It is intuitive to assume that when goes to infinity, an -digit Benford variable converges to Benford. The purpose of this paper is to prove that this is indeed the case.

This paper is structured as follows: in the next section we introduce -digit Benford variables together with some of their properties. In Section 3 we briefly discuss sum invariance, which is fundamental for our main result. Finally, using sum invariance, in Section 4 we show that -digit Benford variable converges to Benford, as .

2. -Digit Benford

An -digit Benford random variable behaves as a Benford variable only in the first -digits but may not have a logarithmic digit distribution beyond th digit [5].

Definition 1. Let . A random variable is -digit Benford if for all and all , for ,Note that a Benford variable is -digit Benford variable, for any .

Lemma 2. If is -digit Benford, then it is -digit Benford, for all .

Proof. Let . Then, by (2)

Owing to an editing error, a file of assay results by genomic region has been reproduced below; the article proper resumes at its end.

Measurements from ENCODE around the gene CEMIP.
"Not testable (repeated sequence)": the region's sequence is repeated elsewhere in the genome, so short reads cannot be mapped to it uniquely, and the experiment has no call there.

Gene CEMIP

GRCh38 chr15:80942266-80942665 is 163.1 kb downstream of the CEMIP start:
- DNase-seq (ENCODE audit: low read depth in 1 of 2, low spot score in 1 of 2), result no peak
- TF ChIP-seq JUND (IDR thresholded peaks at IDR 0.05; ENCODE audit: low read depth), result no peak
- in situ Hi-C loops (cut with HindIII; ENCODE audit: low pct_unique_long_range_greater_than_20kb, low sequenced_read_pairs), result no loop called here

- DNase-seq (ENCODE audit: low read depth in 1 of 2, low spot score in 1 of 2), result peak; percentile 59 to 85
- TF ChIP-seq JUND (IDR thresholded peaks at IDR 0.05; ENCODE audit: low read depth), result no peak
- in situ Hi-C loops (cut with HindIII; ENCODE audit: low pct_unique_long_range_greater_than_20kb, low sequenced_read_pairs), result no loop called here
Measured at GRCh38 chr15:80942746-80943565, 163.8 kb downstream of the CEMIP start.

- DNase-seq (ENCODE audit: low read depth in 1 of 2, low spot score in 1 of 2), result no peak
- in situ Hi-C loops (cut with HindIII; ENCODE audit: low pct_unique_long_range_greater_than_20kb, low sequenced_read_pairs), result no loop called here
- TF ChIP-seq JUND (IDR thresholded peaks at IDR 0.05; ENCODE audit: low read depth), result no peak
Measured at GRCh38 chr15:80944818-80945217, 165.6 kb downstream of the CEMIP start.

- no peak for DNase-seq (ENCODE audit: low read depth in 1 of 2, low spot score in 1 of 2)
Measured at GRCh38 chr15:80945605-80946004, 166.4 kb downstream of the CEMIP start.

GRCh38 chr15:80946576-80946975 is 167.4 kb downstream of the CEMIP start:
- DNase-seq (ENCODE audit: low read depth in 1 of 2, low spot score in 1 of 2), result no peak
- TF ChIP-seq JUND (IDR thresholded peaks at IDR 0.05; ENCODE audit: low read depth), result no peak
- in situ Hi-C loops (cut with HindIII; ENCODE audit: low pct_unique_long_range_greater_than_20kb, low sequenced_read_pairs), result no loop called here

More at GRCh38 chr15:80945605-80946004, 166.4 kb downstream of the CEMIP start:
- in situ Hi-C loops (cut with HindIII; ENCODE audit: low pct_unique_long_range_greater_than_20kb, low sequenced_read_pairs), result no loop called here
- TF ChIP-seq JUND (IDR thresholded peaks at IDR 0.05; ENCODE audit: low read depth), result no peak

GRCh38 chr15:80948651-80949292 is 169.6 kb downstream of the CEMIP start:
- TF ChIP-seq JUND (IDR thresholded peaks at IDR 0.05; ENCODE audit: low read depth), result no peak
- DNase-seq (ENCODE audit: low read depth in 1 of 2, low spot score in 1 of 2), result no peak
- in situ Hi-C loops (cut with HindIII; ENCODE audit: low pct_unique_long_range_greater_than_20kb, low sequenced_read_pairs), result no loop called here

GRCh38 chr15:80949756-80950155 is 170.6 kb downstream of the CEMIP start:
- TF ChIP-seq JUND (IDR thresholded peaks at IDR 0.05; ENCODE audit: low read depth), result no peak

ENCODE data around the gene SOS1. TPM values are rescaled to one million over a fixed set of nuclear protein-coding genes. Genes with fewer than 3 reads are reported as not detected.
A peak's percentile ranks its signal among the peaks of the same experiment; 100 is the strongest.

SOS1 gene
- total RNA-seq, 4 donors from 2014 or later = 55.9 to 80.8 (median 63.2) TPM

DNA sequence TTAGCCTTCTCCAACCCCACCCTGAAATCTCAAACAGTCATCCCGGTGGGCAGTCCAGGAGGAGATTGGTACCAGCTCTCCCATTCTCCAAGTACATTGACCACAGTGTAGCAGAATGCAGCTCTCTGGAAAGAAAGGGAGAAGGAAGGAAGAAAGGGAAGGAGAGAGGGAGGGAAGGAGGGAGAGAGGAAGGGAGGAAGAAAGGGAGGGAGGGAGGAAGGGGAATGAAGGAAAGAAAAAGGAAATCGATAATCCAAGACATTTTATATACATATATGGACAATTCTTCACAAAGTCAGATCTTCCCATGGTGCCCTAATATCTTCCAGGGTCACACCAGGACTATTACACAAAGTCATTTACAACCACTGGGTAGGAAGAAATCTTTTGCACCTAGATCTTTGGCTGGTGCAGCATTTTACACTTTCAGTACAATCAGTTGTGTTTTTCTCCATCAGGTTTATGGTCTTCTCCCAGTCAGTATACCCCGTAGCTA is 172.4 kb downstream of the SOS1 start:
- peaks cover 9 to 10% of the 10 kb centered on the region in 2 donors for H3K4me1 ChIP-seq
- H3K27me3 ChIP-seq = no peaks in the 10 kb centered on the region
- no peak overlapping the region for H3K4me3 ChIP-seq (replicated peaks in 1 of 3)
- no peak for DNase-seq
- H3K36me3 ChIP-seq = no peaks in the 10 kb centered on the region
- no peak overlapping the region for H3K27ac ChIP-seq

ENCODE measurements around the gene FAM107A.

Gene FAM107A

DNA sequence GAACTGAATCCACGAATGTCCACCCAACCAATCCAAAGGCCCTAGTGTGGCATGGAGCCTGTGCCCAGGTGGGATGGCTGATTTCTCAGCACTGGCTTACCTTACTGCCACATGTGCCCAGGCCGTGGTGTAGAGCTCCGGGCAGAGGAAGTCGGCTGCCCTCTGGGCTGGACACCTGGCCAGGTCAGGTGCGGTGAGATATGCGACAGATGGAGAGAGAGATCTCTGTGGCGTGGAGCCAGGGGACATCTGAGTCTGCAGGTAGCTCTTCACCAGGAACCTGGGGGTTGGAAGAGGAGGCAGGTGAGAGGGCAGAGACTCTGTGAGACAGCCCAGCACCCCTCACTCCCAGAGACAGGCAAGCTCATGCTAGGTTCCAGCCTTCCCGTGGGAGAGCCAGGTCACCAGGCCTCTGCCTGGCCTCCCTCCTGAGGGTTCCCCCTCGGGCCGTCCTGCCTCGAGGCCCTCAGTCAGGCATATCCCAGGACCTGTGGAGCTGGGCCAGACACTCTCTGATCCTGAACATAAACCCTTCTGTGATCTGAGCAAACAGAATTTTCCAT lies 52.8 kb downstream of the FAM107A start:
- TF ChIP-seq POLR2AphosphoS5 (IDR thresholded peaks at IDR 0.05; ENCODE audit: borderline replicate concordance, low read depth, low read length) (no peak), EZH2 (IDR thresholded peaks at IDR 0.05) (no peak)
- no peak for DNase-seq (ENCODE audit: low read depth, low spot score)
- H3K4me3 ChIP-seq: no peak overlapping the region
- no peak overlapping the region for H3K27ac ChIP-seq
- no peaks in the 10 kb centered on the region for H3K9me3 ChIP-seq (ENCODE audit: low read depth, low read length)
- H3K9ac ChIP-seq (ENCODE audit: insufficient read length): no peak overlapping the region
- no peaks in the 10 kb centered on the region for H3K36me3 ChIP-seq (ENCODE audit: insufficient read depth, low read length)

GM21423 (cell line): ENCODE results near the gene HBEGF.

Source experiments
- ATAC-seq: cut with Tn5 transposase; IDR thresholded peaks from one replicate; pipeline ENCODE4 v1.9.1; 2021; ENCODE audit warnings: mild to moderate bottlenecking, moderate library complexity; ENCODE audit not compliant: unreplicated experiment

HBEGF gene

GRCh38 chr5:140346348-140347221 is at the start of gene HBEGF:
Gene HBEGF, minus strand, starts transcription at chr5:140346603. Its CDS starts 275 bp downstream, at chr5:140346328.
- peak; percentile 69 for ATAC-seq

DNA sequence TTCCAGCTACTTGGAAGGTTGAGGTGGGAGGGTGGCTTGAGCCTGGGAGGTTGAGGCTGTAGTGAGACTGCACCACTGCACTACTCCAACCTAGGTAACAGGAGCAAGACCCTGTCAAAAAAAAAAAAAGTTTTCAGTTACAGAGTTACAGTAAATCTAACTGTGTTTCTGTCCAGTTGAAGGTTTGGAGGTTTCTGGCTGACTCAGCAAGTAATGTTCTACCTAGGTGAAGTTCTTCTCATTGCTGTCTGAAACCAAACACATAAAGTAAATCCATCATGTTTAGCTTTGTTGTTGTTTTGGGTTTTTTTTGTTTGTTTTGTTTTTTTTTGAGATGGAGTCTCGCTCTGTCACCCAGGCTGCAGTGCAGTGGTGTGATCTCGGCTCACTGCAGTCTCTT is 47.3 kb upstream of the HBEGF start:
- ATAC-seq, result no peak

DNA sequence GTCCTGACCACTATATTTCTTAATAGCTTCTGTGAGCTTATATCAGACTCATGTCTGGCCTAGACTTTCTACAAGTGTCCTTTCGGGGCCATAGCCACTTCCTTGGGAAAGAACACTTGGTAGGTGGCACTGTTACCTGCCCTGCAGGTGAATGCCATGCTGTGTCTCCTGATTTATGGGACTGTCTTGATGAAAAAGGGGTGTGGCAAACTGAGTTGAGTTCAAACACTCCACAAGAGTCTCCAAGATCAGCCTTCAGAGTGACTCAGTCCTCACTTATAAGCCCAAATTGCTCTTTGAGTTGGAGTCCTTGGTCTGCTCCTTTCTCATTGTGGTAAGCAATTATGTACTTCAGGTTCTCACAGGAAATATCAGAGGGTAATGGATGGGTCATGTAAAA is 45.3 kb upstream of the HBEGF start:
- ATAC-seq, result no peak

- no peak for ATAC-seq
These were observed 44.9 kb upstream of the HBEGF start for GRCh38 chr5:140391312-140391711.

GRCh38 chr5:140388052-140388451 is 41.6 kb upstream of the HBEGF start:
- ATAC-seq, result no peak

As an example, let us consider the -digit Benford variable with the probability density function given bywhere . Its graph is illustrated in Figure 1. We can check that . From Lemma 2 this is a 1-digit Benford variable as well. However, is not a -digit Benford variable, since, for example, instead of as required by (2).

Figure 1: The pdf of a -digit Benford variable.

3. Sum Invariance

To define sum invariance, we first define the significand function, also known as the mantissa function.

Definition 3. The significand function is defined aswhere denotes the floor of .

Let us consider a finite collection of positive real numbers and define to be the sum of the significands of the numbers starting with the sequence of digits . Sum invariance means that is digit independent. For instance, consider the Fibonacci sequence which is known to be Benford [6]. Then for the first Fibonacci numbers we obtain Table 1, where denotes the sum of all significands starting with , and so forth.

Table 1: Sum invariance illustration for the first Fibonacci numbers.